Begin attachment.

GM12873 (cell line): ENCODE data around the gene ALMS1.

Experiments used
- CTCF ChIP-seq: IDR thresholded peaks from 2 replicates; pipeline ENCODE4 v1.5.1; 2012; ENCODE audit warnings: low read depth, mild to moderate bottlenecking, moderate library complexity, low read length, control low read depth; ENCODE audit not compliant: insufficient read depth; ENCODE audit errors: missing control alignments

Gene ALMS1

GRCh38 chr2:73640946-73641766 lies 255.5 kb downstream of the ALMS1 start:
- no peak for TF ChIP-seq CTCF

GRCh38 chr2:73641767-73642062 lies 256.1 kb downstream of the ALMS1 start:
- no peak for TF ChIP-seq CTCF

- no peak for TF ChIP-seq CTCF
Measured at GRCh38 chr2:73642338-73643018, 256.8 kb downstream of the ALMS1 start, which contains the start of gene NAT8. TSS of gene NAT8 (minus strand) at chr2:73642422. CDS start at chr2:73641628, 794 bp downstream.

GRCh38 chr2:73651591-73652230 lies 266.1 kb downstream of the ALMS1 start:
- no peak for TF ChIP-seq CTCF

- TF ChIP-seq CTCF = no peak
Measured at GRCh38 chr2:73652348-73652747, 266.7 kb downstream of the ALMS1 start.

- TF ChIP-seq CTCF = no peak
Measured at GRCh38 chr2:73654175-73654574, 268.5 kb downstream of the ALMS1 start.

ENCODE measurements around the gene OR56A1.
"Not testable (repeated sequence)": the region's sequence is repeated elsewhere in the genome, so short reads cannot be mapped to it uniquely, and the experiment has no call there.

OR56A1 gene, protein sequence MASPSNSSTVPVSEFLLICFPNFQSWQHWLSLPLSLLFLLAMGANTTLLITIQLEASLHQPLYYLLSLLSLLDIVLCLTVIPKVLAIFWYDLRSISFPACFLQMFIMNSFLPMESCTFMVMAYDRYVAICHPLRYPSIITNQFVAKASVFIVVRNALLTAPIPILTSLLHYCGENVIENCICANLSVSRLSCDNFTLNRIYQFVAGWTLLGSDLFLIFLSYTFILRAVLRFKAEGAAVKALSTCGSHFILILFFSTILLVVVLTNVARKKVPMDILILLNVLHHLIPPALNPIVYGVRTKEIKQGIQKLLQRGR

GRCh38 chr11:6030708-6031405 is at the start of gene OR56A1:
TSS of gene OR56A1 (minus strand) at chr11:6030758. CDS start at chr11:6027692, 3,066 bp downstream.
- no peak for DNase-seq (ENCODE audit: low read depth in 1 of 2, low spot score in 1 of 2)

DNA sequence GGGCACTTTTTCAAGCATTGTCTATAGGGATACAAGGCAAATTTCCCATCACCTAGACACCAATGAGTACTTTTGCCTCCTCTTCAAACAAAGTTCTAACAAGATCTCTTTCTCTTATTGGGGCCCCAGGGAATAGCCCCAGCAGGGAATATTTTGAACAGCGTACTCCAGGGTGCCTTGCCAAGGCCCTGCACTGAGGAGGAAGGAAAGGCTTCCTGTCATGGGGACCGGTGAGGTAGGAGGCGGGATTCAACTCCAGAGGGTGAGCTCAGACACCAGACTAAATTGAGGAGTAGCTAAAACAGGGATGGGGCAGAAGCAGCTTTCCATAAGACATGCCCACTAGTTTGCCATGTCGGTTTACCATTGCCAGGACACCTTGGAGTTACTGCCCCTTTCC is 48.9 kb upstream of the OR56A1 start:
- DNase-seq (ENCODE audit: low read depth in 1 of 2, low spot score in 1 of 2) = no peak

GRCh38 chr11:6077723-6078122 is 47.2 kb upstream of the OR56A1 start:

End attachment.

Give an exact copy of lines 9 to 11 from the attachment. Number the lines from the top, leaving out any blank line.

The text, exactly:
- no peak for TF ChIP-seq CTCF
Measured at GRCh38 chr2:73642338-73643018, 256.8 kb downstream of the ALMS1 start, which contains the start of gene NAT8. TSS of gene NAT8 (minus strand) at chr2:73642422. CDS start at chr2:73641628, 794 bp downstream.

GRCh38 chr2:73651591-73652230 lies 266.1 kb downstream of the ALMS1 start: